The SCoRe award is intended as seed money for faculty to develop a new area of research activity, and it is expected that a SCoRE award will result in a proposal being submitted to an external funding agency. Proposal budgets are capped at $15,000.
The 2020 recipients are:
Many federal agencies stress the importance of interdisciplinary research, and the Interdisciplinary Grant Development opportunity is designed to support a team focused on writing competitive, interdisciplinary, federal proposals—or comparable non-federal proposals.
An IGD grant requires collaboration between two different departments or two different colleges. The aim of the program is to stimulate fundable, interdisciplinary research across disciplines that are substantially distinct. Proposal budgets are capped at $17,500 per PI.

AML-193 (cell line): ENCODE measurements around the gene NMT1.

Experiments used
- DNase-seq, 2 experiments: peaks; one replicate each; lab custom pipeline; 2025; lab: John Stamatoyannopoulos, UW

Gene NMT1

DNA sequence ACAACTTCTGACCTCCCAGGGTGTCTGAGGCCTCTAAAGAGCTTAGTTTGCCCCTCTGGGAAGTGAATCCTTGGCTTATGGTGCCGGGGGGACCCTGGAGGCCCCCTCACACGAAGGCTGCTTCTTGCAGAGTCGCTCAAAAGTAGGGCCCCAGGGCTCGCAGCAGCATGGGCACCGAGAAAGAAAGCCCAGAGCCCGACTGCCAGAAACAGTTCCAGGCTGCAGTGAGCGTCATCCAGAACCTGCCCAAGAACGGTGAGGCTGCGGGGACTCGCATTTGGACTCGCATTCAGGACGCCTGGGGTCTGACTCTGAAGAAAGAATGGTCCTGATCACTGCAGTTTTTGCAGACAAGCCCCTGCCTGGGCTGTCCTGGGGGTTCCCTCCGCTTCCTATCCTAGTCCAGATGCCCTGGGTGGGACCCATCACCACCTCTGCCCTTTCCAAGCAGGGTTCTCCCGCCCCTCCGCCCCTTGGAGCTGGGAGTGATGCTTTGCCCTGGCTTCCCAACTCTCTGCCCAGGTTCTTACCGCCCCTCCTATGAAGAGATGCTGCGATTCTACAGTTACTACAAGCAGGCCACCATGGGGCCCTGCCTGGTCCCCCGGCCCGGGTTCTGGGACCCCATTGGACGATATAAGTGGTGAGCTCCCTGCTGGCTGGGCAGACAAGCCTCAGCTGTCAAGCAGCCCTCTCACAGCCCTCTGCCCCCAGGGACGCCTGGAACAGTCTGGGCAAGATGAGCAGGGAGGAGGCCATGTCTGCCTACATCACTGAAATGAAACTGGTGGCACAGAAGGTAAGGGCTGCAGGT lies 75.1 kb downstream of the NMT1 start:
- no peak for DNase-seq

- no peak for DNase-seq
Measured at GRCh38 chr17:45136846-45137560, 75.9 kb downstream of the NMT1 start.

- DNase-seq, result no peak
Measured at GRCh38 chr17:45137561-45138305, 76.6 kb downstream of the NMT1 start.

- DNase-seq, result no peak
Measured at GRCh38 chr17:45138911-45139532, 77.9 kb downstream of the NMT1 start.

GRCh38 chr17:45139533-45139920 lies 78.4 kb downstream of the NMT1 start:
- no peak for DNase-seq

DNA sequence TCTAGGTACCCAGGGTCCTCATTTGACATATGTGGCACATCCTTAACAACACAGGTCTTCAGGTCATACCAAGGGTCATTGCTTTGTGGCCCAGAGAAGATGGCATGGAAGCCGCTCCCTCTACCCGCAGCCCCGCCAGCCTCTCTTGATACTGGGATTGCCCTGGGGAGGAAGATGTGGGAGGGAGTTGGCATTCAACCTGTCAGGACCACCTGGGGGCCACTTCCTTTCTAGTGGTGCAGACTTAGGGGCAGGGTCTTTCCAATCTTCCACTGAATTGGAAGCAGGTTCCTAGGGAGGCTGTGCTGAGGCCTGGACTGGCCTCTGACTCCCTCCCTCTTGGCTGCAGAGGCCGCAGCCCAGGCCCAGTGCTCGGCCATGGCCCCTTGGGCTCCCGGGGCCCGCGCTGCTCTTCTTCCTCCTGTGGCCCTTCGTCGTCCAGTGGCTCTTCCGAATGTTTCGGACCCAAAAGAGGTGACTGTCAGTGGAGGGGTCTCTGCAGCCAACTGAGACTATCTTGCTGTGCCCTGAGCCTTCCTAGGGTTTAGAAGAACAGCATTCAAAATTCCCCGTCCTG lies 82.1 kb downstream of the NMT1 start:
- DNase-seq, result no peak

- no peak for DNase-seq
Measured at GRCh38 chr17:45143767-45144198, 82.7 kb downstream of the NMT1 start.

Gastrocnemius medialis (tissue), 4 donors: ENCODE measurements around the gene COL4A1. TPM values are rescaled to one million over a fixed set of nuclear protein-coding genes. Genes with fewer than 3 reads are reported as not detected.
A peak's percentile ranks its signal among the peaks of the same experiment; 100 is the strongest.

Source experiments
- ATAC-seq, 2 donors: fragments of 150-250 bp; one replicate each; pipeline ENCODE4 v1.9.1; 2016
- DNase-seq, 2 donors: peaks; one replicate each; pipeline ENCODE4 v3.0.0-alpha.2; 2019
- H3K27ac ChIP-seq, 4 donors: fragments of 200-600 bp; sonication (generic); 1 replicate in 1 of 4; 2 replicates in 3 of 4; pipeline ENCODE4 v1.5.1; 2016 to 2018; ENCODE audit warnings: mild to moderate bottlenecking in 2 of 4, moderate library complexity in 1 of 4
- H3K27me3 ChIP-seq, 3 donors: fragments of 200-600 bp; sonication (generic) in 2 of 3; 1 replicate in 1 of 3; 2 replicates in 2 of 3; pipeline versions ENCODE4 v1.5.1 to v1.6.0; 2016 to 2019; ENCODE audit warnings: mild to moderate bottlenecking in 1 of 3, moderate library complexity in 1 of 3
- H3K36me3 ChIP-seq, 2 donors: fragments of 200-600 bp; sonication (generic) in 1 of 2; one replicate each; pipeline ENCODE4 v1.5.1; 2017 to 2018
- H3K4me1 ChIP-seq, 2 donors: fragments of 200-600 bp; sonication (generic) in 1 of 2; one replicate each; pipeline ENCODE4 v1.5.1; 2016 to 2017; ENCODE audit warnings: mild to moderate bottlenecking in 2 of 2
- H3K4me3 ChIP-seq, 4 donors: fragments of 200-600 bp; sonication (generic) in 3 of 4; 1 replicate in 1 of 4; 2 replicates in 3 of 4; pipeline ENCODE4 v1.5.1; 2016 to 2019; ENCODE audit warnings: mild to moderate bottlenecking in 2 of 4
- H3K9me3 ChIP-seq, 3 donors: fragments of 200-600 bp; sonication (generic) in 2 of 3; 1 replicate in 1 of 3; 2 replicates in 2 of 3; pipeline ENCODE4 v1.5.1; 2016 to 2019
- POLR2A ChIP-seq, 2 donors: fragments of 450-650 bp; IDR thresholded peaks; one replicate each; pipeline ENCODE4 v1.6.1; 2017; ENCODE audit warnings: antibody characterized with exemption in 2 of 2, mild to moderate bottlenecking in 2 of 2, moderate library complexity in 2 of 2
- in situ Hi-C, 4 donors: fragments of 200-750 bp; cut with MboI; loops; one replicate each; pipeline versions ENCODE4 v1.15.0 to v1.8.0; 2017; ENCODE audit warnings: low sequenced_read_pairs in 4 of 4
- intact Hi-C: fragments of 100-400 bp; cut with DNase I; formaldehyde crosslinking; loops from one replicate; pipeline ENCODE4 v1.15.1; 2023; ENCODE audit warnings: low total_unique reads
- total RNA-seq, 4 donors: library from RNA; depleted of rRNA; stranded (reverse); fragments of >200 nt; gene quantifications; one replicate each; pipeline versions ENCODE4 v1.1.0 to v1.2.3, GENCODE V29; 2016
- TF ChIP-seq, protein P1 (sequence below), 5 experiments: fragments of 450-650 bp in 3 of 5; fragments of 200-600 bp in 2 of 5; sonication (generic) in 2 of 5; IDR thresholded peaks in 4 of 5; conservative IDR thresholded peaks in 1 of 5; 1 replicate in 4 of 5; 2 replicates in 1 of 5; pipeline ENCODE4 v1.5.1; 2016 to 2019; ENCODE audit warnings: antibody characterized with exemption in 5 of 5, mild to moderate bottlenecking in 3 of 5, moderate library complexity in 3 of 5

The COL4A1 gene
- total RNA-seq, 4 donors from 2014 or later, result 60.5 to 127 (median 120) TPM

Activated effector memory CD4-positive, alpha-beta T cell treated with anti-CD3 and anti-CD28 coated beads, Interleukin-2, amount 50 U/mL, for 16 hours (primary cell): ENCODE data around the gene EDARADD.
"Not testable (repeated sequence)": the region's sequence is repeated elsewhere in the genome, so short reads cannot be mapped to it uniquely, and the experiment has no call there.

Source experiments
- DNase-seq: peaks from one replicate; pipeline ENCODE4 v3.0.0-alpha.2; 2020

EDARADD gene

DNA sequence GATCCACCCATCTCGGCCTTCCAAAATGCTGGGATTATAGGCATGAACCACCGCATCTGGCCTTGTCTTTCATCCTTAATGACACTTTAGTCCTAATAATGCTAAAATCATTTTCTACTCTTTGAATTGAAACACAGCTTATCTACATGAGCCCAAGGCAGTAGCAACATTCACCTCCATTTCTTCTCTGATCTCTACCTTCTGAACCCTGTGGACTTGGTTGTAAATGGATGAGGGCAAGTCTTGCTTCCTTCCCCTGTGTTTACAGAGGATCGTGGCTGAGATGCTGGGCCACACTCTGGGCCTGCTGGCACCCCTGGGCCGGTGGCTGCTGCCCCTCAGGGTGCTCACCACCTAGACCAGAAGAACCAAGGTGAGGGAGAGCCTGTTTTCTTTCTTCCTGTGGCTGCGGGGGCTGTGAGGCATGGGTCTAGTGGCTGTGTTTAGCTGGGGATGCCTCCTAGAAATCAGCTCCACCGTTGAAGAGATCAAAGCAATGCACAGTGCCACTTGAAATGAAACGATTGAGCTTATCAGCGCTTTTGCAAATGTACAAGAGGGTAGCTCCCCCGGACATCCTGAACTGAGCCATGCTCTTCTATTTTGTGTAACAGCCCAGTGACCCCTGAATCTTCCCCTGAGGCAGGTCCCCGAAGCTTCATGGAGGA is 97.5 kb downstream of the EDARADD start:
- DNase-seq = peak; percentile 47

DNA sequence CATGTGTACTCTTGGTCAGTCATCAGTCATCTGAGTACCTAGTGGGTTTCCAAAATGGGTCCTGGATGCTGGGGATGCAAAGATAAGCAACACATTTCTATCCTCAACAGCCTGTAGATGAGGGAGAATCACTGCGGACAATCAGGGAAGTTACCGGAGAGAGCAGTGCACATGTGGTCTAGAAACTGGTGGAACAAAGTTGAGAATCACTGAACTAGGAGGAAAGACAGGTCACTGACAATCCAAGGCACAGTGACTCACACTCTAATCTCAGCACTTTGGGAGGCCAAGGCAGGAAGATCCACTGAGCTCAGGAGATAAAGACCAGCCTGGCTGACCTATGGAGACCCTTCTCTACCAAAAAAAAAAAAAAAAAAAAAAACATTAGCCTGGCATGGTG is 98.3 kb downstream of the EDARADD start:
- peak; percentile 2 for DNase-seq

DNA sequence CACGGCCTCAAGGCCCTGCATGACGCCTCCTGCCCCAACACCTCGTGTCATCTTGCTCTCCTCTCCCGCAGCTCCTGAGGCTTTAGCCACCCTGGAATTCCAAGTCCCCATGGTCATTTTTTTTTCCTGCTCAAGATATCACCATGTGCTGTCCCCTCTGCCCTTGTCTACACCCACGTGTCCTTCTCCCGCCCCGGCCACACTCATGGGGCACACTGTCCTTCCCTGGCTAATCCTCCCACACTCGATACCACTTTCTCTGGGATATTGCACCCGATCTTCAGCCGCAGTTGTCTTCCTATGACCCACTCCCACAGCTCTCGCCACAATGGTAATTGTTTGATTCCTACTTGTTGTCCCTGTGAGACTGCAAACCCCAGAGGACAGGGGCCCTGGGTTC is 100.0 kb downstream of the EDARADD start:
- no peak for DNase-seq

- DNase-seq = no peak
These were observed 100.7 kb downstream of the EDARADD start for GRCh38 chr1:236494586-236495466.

The 2020 recipients are:
UNO offers two flagship programs that introduce undergraduate students to research opportunities: the Privateer Undergraduate Research & Scholarly UNO Experience (PURSUE) and the College of Sciences Undergraduate Research Program (CoSURP).
Through these programs, undergraduates are awarded student worker positions with UNO faculty members. As these programs are generously funded in part by the Oscar J. Tolmas Charitable Trust, undergraduate students who receive these positions are known as "Tolmas Scholars."
Tolmas Scholars are awarded student worker positions paying $15 per hour at a maximum of 10 hours per week. PURSUE awards allow for up to 100 paid hours of scholarly work starting in the spring semester. CoSURP awards allow for up to 100 paid hours of scholarly work in the spring semester and another 100 hours in the fall.